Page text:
Oracle Extractor Is Open Source

Up to the previous release, you could extract from MySQL and appley to Oracle, all using open source tools. If you wanted to extract from Oracle, you needed a commercial license. Now all the replication layer is completely open source. You can replicate from and to Oracle using Tungsten Replicator 2.1.0 under the terms of the GPL v2. However, you will still have to buy database licenses from Oracle!

Installation and Administration

There is a long list of utilities released inside the ./cookbook directory, which will help you install and maintain the cluster with a few strokes. See References #2 and #3 below. The thing that you should try right away is:

 # edit ./cookbook/COMMON_NODES.sh
 # edit ./cookbook/USER_VALUES.sh
 ./cookbook/validate_cluster

This will tell you if your servers are ready for deployment, without actually deploying anything.

Documentation!

We have hired a stellar professional writer (my former colleague at MySQL AB, well known book writer MC Brown) and the result is that our well intentional but rather unfocused documentation is now shaping up nicely. Among all the things that got explained, Tungsten Replicator has its own getting started section.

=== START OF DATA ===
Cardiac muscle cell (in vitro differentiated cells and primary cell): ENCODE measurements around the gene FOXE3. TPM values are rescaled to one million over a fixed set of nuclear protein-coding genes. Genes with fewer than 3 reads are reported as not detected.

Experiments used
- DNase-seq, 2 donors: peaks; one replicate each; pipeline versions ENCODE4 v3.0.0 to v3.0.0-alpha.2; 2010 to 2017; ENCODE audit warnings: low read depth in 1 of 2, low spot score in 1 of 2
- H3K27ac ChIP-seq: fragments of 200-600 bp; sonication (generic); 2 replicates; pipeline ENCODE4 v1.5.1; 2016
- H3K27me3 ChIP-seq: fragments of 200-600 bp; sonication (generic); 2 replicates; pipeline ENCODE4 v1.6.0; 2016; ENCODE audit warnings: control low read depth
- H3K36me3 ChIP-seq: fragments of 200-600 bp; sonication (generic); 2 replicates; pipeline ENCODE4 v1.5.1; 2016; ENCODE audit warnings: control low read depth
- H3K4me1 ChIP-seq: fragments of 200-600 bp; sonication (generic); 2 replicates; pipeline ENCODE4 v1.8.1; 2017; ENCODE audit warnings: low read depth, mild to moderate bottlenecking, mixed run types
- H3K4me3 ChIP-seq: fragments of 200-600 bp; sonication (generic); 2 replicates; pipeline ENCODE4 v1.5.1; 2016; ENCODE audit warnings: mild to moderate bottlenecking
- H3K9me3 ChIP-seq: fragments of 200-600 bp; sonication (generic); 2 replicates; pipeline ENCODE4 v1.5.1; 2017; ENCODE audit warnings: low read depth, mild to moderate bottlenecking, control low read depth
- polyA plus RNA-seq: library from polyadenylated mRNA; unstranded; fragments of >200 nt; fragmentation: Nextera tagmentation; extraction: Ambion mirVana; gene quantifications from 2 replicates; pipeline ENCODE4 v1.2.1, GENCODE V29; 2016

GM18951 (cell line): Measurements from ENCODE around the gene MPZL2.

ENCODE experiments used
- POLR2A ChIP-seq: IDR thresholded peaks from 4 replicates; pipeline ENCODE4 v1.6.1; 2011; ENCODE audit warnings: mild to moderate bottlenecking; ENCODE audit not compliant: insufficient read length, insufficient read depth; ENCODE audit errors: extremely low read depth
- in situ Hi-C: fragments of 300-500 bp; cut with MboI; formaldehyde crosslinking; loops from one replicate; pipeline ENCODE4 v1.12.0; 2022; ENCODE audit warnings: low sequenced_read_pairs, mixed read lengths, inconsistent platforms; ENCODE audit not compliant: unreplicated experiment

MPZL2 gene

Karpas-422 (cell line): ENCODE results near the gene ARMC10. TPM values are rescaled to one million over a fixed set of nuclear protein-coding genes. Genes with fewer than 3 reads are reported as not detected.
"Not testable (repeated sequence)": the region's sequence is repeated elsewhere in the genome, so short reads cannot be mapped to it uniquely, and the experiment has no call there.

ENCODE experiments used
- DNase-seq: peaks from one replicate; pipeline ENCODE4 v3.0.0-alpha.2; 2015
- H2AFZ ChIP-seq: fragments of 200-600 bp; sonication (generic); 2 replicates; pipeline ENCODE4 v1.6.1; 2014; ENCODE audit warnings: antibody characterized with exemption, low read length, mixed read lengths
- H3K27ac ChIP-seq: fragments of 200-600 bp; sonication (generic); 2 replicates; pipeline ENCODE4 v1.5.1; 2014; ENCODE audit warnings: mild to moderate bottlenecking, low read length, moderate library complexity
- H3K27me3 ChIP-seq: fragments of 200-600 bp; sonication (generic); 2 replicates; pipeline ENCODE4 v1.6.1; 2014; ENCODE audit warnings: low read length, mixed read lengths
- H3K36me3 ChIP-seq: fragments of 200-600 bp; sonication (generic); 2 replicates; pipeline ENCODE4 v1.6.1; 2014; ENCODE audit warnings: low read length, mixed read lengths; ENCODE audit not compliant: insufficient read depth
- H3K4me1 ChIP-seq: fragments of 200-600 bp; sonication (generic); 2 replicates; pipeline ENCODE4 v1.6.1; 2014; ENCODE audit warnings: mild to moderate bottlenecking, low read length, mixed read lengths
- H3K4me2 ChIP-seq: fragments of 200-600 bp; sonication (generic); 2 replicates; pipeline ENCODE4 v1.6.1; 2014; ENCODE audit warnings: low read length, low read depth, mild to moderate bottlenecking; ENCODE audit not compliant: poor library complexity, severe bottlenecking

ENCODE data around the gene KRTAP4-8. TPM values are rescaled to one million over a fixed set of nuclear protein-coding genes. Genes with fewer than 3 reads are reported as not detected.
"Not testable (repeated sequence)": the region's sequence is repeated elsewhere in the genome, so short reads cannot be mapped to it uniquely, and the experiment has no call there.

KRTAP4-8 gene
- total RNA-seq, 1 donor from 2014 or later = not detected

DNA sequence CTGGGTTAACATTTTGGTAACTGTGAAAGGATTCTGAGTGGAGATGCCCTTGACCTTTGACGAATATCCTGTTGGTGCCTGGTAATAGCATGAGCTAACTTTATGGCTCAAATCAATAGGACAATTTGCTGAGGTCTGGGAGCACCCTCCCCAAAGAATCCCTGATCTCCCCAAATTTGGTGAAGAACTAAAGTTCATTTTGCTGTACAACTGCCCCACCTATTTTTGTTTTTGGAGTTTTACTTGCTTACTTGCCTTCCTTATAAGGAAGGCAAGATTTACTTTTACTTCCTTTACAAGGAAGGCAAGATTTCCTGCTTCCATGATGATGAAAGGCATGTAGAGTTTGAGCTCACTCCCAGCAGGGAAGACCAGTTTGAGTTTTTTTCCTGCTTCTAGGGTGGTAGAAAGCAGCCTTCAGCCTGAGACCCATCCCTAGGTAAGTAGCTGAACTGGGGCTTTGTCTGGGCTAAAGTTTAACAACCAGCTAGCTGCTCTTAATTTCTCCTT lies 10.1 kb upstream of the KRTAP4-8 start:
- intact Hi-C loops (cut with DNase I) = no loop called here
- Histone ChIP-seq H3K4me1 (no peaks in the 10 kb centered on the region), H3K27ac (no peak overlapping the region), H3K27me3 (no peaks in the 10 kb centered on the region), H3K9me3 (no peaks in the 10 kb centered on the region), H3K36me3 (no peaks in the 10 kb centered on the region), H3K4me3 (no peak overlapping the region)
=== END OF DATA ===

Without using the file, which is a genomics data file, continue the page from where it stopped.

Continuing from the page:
Metadata!

Tungsten replication tools now give information using JSON. Here’s a list of commands to try:

trepctl status -json
trepctl services -json -full
trepctl properties | less
thl list -headers -high 100 [-json]

For example:

$ trepctl services -json
[
{
"appliedLatency": "0.81",
"state": "ONLINE",
"role": "slave",
"appliedLastSeqno": "1",
"started": "true",
"serviceType": "local",
"serviceName": "cookbook"
} 
]

$ trepctl properties -filter replicator.service.comments
{
"replicator.service.comments": "false"
}

More Tools

My colleague Linas Virbalas has made the team (and several customers) happy when he created two new tools:

  • ddlscan, a Utility to Help Analyze and Migrate Database Schemas
  • the rename filter A supercharged filter that can rename mostly any object in a relational database, from schema down to columns.